"Single player levels that are more standalone (as TS1 & 2) than an arcing storyline (TS:FP) would work nicely as well."

But if you are charging, that is episodic rather than F2P
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Anthony Gowland Consulting F2P Game Designer, Ant Workshop4 years ago
Semantics, really. The majority of the game would be f2p multiplayer (always TS' strongest aspect) and the optional single player missions would be there as a bonus if players wanted to buy in to them.
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I think the monetization for a Free to Prey vs traditional one hefty entry fee model determines how your gameplay/unlocking of in game assets differ
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Ethan Abramson Lead 3D Artist, Powerhead Games4 years ago
"it's literally milking the customers to death"

Really, literally? That's a disturbing thought.
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Kevin Patterson musician 4 years ago
I wouldnt say every game is milking us, but shooters with map packs most certainly are. I don't feel Bethesda is milking DLC, as they offer new experiences in their DLC. Games like COD where someone has to pay $15 for a map pack just to stay current with everyone else is milking.

I think free to play is a great option but I don't think going there completely is a wise idea.
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Keldon Alleyne Handheld Developer, Avasopht Ltd4 years ago
Don't be fooled into believing buying habits will continue. The current behavioural response to f2p and dlc tends to result in more money being spent than gamers would have been willing to spend at full price. This we already know from general consumer buying habits. But I believe a reaction to this trend is inevitable, people will begin to monitor their spending habits more closely and adjust their behaviour according to what they consider the overall value of their experience is worth.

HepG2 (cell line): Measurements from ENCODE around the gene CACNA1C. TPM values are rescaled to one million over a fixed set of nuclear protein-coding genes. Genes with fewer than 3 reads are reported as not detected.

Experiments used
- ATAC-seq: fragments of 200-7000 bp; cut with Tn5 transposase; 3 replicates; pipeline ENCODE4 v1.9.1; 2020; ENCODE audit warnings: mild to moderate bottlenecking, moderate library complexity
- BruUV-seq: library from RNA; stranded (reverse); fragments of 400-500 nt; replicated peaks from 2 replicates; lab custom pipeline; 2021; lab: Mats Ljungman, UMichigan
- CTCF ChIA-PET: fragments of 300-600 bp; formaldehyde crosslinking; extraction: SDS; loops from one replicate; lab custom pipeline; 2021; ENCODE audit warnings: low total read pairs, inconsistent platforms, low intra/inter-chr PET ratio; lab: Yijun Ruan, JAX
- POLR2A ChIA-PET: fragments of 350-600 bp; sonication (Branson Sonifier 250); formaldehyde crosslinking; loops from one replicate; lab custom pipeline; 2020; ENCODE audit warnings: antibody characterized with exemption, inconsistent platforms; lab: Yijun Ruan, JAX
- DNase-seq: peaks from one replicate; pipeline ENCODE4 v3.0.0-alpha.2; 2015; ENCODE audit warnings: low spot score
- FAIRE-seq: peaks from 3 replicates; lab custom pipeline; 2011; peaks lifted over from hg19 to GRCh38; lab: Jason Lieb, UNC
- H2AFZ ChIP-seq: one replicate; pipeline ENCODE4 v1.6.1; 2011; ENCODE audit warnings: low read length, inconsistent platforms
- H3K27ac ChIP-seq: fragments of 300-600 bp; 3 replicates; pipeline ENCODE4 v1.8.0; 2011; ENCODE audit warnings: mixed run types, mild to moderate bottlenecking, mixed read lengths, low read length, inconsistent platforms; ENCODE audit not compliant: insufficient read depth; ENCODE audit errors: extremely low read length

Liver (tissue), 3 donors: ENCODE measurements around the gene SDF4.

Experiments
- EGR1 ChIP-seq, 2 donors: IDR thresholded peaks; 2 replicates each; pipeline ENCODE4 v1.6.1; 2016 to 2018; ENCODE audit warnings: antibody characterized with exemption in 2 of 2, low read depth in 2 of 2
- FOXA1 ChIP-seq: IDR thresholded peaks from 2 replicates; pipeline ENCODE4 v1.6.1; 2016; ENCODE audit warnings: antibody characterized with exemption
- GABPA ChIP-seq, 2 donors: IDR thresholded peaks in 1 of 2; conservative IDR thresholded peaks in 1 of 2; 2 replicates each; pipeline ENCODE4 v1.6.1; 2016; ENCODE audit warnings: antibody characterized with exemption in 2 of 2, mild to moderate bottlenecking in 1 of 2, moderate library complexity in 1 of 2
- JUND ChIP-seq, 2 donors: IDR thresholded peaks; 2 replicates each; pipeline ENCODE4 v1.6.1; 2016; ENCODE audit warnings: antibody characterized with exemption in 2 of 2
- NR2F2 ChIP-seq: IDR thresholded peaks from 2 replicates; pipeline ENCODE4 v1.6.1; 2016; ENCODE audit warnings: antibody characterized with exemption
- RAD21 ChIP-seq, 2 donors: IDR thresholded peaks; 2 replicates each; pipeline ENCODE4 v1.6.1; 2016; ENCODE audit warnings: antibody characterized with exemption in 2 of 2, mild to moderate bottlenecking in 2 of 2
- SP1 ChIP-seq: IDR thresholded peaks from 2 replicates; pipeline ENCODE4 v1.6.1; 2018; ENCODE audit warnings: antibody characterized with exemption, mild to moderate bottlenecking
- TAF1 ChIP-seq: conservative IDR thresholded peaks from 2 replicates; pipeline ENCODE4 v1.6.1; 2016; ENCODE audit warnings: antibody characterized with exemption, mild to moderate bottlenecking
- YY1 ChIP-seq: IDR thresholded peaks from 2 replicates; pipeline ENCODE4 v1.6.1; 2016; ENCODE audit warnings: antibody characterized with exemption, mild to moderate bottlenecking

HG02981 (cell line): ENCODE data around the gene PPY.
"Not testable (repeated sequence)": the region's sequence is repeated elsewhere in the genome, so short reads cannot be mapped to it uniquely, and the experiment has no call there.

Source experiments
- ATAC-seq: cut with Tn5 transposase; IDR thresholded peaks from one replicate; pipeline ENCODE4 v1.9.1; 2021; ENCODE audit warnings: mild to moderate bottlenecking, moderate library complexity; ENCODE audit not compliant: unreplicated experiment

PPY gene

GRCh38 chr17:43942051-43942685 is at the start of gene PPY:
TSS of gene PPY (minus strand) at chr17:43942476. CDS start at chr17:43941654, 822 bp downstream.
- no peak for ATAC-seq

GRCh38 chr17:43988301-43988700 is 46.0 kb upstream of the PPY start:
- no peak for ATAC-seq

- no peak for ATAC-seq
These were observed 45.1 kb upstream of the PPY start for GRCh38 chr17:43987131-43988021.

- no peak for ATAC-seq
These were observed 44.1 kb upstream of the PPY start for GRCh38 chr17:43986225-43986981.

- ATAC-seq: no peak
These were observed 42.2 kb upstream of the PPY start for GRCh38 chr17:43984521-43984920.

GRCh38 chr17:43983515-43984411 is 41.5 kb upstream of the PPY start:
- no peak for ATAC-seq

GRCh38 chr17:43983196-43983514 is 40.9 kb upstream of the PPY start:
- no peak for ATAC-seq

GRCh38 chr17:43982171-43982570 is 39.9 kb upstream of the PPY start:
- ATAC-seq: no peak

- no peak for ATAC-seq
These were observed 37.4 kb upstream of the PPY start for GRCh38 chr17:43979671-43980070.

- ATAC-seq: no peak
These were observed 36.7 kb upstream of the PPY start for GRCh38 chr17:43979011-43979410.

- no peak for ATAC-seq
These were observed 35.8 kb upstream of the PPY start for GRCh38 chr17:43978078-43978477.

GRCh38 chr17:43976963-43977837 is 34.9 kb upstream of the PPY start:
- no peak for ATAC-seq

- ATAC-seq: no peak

According to the Hype Cycle, we should soon be peaking the period of Inflated Expectations, which is followed by a nose dive of activity to a stage of disillusionment and then a much more natural rise according to the actual value.

Edited 1 times. Last edit by Keldon Alleyne on 8th June 2012 7:00pm

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Craig Page El Presidente, Awesome Enterprises4 years ago
Not only is DLC and premium pricing milking me to death, but my nipples are REALLY sore!!
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Patrick Heyer Story Contributor 4 years ago
Cute.. Just cute ;)
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James Prendergast Research Chemist 4 years ago
@ Craig Page:

Don't worry, I hear that they have a great recipe for a gamer tears cocktail in the works!
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Rick Lopez Illustrator, Graphic Designer 4 years ago
I just know if Timesplitters is free to play, I wont play it. Im not into free to play, simply because I dont like my progress in a game or features available to depend on my credit card and also having the money available every single time a new feature is available. Just give me a full game dammit! Dont mind paying for it as long as its good.
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Keldon Alleyne Handheld Developer, Avasopht Ltd4 years ago
I wonder what would happen if f2p had a cap? so that once you've paid 34.99 you don't have to pay any more for access.